Time evolution in integrable systems
Time evolution in integrable systemsPromotor(en): D. Van Neck /17FUND03 / Many-particle physics
One of the most intriguing phenomena in quantum many-particle physics is the appearance of strong quantum correlations and complexity. In these systems it's not just the interaction between single particles, but the synergy of all interactions together that gives rise to many different phases of matter. The whole system is greater than the sum of its parts, or in Nobel laureate P. W. Anderson's words: “More is different!”.
Theoretical quantum many-particle physics is tasked with explaining, understanding, and even predicting the appearance and evolution of these complex phenomena. For instance, it is known that many quantum systems undergo a quantum phase transition when the density (or number of particles) reaches a certain threshold. However, we are confronted by the fact that the Hilbert space of the fully-interacting quantum system increases exponentially with increasing system size. This means that the exact theoretical investigation of these interesting systems is simply impossible, and one must usually resort to approximation techniques. Interestingly, there exists a special class of so-called integrable systems, where the system can be solved exactly, despite the strong quantum correlations and exponential size-explosion of the Hilbert space. For these systems, the wave function is given by a factorisable Bethe Ansatz and the correlations are encoded explicitly by means of a set of generalized momenta, or rapidities. Apart from the nice physical interpretation, these rapidities can also be efficiently computed by solving a set of non-linear algebraic (Bethe) equations. The major importance of this result is that the diagonalization of a Hamiltonian matrix in an exponentially scaling Hilbert space has been reduced to solving a set of non-linear equations scaling linearly with system size. This allows for an exact study of systems far out of the reach of conventional many-body techniques.
Due to the algebraic formulation of integrable systems, they appear in many branches of physics, such as
• Superconductivity in crystals and nanoparticles,
• Magnetism in spin chains,
• Atoms in a cavity interacting with an electromagnetic field,
• Pairing interactions in atomic nuclei,
• Hyperfine interactions in condensed matter systems.
One of the open problems in (integrable) quantum many-body systems is the incorporation of time. This touches at the heart of fundamental quantum many-body physics, i.e. controlling and manipulating the Schroedinger equation. Indeed, one needs to have a sufficiently good control over the time-independent Schroedinger equation as inaccuracies and approximations can easily accumulate over time, leading to quantum states that evolve to wrong corners in the Hilbert space. Furthermore, in view of the exponential size explosion and complexity of the Hilbert space, it is a formidable task of quantum engineering to know which interactions to tune in the system in order to drive the quantum state into a desired position in Hilbert space. It is clear that integrable systems offer a unique platform to investigate these aspects.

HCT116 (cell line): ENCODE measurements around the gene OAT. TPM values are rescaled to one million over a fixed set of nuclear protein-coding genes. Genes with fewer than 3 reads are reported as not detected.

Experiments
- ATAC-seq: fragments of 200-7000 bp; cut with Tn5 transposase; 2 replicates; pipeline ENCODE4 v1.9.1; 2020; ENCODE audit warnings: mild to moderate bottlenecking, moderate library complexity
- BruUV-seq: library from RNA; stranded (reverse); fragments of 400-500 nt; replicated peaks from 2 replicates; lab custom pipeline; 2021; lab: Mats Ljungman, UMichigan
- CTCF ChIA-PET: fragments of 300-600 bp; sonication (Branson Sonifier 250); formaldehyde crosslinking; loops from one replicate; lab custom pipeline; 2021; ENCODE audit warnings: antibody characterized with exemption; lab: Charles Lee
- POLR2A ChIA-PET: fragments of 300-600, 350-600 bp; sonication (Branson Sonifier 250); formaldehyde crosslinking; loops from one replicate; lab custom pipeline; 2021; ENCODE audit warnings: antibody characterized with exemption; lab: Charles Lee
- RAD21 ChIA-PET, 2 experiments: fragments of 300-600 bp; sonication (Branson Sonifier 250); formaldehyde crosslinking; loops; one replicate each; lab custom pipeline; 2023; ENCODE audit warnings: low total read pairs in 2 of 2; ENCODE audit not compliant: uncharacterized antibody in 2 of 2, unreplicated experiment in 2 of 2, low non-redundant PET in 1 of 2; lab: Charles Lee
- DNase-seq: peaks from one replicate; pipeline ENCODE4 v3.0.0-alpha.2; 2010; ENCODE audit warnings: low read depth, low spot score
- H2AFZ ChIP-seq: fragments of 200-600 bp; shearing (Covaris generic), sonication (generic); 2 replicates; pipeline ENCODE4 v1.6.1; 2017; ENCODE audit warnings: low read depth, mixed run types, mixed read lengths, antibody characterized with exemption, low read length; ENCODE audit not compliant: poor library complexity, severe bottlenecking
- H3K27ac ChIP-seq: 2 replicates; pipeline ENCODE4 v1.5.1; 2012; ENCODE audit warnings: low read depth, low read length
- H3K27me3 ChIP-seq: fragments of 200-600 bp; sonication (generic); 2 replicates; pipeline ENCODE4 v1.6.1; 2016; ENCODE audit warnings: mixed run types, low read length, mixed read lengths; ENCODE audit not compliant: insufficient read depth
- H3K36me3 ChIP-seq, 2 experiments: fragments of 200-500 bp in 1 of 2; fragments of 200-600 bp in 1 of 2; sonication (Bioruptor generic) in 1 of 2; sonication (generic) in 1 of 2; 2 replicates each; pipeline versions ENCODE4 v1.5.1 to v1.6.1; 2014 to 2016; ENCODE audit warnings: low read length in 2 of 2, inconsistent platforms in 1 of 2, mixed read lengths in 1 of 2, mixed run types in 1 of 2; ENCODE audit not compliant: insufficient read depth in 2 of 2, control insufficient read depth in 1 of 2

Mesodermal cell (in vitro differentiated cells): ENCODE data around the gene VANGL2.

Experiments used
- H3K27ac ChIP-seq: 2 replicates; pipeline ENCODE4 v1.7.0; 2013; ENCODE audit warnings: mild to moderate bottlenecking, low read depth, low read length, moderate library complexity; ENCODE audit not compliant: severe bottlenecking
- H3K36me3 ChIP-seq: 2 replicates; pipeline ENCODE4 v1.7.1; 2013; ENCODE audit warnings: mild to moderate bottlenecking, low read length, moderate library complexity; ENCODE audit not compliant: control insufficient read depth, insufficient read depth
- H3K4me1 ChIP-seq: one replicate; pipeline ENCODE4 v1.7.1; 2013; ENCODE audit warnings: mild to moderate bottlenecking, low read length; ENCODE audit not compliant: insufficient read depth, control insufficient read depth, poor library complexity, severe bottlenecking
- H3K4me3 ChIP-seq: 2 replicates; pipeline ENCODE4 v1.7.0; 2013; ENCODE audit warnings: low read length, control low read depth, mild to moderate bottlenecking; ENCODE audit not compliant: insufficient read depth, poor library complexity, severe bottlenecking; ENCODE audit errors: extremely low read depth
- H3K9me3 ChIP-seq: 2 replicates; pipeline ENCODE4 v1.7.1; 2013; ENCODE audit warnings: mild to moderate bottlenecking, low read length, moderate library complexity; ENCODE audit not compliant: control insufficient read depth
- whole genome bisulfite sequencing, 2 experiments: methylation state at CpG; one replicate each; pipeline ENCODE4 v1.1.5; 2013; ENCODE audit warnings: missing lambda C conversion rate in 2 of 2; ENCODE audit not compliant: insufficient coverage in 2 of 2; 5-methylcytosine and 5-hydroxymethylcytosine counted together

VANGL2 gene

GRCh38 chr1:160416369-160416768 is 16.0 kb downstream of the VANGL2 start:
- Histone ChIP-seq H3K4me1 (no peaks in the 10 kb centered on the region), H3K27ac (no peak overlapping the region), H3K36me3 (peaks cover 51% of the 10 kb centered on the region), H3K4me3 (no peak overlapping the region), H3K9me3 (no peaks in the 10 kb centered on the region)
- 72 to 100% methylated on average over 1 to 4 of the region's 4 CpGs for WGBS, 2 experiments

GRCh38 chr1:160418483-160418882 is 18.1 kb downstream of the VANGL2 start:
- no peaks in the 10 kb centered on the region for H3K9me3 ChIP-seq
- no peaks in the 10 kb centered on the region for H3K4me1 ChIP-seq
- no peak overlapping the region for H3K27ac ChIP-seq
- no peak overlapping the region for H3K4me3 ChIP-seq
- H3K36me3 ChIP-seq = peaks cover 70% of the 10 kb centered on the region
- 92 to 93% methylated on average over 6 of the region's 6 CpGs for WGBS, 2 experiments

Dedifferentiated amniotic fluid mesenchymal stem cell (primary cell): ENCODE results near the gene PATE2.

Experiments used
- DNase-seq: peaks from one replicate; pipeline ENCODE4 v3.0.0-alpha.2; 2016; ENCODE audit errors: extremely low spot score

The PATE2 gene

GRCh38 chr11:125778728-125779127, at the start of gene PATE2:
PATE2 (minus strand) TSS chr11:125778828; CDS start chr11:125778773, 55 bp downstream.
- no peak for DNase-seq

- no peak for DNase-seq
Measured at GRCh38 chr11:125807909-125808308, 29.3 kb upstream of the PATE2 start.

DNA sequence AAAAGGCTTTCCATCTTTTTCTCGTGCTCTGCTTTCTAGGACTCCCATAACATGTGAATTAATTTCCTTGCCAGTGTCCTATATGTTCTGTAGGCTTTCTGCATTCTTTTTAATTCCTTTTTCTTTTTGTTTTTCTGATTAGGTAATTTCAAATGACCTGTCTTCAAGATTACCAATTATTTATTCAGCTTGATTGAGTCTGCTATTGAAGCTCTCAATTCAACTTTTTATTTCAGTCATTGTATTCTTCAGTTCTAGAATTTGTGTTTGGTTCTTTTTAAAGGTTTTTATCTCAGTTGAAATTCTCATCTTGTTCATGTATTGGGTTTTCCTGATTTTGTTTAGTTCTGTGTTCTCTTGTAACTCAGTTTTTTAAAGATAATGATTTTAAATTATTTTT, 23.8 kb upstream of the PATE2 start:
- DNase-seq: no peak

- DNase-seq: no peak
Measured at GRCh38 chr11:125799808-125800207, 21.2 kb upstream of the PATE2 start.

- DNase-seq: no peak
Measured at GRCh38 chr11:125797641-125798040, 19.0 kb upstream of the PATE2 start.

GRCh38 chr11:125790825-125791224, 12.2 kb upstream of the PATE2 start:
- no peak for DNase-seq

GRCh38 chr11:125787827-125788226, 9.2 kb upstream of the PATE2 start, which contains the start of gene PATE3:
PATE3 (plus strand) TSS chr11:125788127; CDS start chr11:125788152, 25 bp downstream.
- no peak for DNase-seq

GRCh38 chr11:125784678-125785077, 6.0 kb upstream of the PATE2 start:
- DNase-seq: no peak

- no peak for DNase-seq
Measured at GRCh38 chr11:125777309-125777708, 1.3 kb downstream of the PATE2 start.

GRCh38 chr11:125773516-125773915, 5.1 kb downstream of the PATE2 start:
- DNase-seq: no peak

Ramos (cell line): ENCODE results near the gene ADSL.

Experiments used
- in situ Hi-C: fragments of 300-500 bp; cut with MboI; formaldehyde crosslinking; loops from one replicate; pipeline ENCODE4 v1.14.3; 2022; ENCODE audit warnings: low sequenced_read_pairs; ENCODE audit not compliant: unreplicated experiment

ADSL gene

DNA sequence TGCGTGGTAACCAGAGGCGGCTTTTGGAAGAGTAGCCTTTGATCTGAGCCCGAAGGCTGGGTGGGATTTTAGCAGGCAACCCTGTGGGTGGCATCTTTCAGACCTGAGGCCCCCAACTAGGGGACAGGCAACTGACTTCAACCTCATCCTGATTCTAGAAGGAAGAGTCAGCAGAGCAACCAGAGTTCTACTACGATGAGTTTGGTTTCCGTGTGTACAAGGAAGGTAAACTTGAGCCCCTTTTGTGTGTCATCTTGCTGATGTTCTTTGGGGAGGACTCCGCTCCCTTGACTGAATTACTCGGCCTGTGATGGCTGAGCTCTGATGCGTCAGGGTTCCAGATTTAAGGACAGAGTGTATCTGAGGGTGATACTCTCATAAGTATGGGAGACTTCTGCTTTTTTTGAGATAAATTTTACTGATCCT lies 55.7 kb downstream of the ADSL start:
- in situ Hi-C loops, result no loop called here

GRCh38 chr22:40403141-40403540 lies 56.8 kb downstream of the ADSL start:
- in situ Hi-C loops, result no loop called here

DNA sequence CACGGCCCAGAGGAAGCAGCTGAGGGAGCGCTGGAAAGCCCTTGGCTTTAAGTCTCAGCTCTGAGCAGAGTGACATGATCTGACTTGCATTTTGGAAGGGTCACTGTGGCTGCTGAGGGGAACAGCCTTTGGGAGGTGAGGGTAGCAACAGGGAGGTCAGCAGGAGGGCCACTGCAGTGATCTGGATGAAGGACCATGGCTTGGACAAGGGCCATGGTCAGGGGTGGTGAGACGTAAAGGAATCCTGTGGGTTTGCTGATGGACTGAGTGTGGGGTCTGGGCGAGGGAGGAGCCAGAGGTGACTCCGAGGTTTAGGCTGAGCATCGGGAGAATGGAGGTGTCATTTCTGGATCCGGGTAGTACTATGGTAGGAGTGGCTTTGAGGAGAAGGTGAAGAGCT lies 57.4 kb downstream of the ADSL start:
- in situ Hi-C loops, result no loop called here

The goal of this thesis is to investigate the role of time in integrable quantum systems. This can be done on multiple levels, ranging from fundamental to applied. On a fundamental level, it is currently an open question how to generalize quantum integrable systems to incorporate time dependence. From a classical point of view, the situation is clear via the concept of Liouville integrability, but it becomes ambiguous when quantum degrees of freedom enter. In this thesis, the student can scrutinize the link between classical and quantum integrable systems, and put the concept of integrability in time-dependent quantum systems on a firm fundamental footing. On the applied level, the on-line control of a quantum state is one of the holy grails of quantum computing. For instance, decoherence effects in which a system under study leaks (quantum) information to the environment, hampers the usefulness of these systems, and remains a fundamental problem to date. It is known that integrability inhibits these decoherence effects due to a hidden symmetry in the system, facilitating the investigation of these processes in the system. Using the present mathematical machinery available in our research group, the student can devise schemes to tune and control quantum states in, e.g., Nitrogen-Vacancy defects in diamond, either using conventional or newly proposed protocols.
The engineering aspect of this thesis concerns the modeling and subsequent computational investigation of systems from different branches of physics, where the quantum effects have become of experimental importance, for example, in the Nitrogen-Vacancy defects in diamond.
This research topic will be conducted in the framework of a strong international network and if possible the student will be actively involved in work discussions with collaborative partners.